• The third twig has mini twigs which stick out and have brown buds on the end of them. The bark, again, is gray, smooth, and shallow crevices travel horizontally across it. The twig I picked off has a red berry attached. I have had trouble identifying it. I thought it was common winterberry, but the buds are much different. (see T3.1, T3.2)
T3.1 twig
T3.2 Bark

3. Twig sketch exercise

twig parts

Works cited

Levine, Lynn. Mammal Tracks and Scat: Life-Size Pocket Guide. Heartwood Press, 2014.

Holland, Mary, and Chiho Kaneko. Naturally Curious: a Photographic Field Guide and Month-by-Month Journey through the Fields, Woods, and Marshes of New England. Trafalgar Square Books, 2019.

November 30, 2019
by bcook

Thanksgiving Post

Happy thanksgiving, and I hope you enjoy this post.

For Thanksgiving, we went to Newport, Rhode Island, which I personally came to have very mixed feelings about after putting thought into my sense of place here.

Cliff walk map

The part where we stayed, on the coast, is very low key, with old mansions scattered along it. The reason being that Newport used to be a place where very rich, probably mostly white, people lived. The houses are surrounded by trees, yards, and beaches. While I don’t know much about the area, I think it is still settled by slightly wealthier white folk. They are probably at the same socioeconomic status as the people who have settled the area where I am from. For comparison, my home town is Arlington, MA, a higher end town in the greater Boston area.

The driveway to a Mansion
Walking on the beach
Cliff walk

Not too far away is a very busy, more urban area where it’s impossible to park. It’s also full of attractions, and many people young and old mosey about.

The more urbanized spot of Newport
Crowds in Newport

One more aspect of Newport is it’s community, and connection with neighbors. Based on my very short time here, I felt as though the people in my area of Newport were genuine, and wanting to say hi when they passed. My experience is similar in Arlington, where I’ve lived my whole life, and also in Martha’s Vineyard.

Here’s my comparison to places I’ve lived: In some ways, it’s like Martha’s Vineyard, where wealthy people tend to own houses to vacate to whenever they feel like it. Houses are neighbored by other large houses, yet secluded and surrounded by quite a bit of nature, making it very quiet. A 20 minute walk toward the main harbor, and you find yourself at a small town not unlike Newport’s, but with a lot less people.

Martha’s Vineyard

However, the amount of people who come here and live here makes it also feel like Arlington. Very rarely is anyone a full-time resident in Martha’s Vineyard, but Newport certainly has year-round residents, and so does Arlington. Furthermore, the amount of people and parking issue we found in Newport’s more urban area is a characteristic of Boston and the greater Boston area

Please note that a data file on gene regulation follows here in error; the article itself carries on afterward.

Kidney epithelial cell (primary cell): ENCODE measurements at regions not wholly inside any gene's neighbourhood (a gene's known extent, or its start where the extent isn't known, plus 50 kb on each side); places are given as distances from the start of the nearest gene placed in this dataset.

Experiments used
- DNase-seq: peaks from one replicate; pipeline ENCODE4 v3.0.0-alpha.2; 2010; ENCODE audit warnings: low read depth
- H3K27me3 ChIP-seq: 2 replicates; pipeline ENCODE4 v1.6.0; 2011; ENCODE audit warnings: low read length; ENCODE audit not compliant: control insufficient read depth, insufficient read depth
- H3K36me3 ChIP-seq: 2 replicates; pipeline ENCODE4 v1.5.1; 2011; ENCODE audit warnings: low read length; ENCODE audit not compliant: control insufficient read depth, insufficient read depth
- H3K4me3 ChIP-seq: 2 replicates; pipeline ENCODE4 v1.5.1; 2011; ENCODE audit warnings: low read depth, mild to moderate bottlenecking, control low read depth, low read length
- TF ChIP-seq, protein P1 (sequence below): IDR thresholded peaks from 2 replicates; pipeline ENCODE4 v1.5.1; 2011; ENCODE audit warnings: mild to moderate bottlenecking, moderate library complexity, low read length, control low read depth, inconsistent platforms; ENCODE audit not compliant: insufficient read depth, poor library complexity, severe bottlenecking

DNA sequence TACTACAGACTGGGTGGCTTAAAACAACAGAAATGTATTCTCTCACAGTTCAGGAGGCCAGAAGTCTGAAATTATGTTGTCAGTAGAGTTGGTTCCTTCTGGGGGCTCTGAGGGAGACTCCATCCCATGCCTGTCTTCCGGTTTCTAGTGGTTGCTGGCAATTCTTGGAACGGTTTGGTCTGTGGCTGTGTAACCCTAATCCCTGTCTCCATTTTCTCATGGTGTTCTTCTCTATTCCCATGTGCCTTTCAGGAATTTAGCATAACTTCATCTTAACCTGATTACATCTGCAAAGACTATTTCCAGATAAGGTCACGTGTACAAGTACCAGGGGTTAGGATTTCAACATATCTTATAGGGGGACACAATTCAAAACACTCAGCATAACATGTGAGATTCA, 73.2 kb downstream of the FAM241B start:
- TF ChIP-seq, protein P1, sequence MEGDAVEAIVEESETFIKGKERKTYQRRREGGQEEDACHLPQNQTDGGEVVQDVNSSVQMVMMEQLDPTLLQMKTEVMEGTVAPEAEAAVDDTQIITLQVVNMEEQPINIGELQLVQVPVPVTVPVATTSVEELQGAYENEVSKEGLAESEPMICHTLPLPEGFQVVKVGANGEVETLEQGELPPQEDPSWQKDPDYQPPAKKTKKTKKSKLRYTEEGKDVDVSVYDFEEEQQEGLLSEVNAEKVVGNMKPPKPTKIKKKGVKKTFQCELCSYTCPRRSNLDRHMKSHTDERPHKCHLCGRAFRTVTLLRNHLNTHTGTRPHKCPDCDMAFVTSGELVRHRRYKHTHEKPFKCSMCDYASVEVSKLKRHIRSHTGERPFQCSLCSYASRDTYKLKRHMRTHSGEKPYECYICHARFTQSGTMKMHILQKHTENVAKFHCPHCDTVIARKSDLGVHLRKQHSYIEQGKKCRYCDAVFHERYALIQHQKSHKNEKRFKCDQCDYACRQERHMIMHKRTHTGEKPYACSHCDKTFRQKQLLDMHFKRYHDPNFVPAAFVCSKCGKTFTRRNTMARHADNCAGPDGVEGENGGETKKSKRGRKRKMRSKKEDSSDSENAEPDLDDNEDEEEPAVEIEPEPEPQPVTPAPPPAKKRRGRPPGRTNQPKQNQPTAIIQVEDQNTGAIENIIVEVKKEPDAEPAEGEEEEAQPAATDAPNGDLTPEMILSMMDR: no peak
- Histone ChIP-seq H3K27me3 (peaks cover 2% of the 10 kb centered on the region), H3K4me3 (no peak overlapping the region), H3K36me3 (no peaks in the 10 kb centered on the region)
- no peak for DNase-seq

Arlington Town Day

As someone who has lived in higher end, mostly-white places my whole life, I guess I didn’t feel out of my comfort zone by coming to Newport. I’m used to being in a kind community with middle-to-high-class people, and little touristy or amusement attractions within close range. I am also used to more urban areas with close access to everything, of which Newport definitely is one.

The mansions make me uncomfortable, and I can’t quite put my finger on why. I think it may be because of the fact that I’m used to living in smaller spaces; they feel to me more home-like. The bigger a place, the more weirdly sacred it seems, and not a place that I could call home, or, for that matter, imagine anyone else calling home.


Reiss, Jaclyn. “Barack and Michelle Obama Are Reportedly Buying a Martha’s Vineyard Mansion – The Boston Globe.” BostonGlobe.com, The Boston Globe, 22 Aug. 2019, www.bostonglobe.com/lifestyle/names/2019/08/22/barack-and-michelle-obama-are-reportedly-buying-martha-vineyard-mansion/cuoVonwx5Uxen9GAQMo1bP/story.html.

“Town Day.” Housing Corporation of Arlington, Housing Corporation of Arlington, 12 Dec. 2018, housingcorparlington.org/events/town-day-2013/.

November 12, 2019
by bcook


1:40 pm, 20 degrees Fahrenheit

Today, the centennial woods was all full of snow! The brook spot seems to be doing well though; much of the vegetation described in the last post is still existent. The low growing plants are still getting more and more brown, as they have been over the seasons. At this point there’s next to no green left, the only green left is on the plant identified before as Allegheny Blackberry. All the grass I talked about earlier is now under a couple inches of snow, so it will probably die pretty quickly.

View of the brook
View opposite the brook

Two side notes regarding vegetation: first, the plant I identified as Chinese Crab Apple probably isn’t that. Having taken a more in-depth look at the book Naturally Curious, I found the red-cherried plant is probably Highbush Cranberry. Second, I had not accounted the moss or lichen growing on the trees on the sugar maples in the area.

Sugar maple with moss and lichen growing on it. (Looks like there is a fungal growth too?)

Regarding organisms other than plant life, the fish were no longer in sight. I had, in past posts, failed to account for what could be thriving at my spot besides fish. Many insects start their larval stages in bodies of water, so I should have been more aware of that in my previous visits. Naturally Curious touches on a dragonfly called the Common Green Darner, which I may have expected to see earlier in the year because dragonflies lay their eggs in bodies of water. It would also explain the presence of fish, if there was an insect trying to use the brook to lay eggs.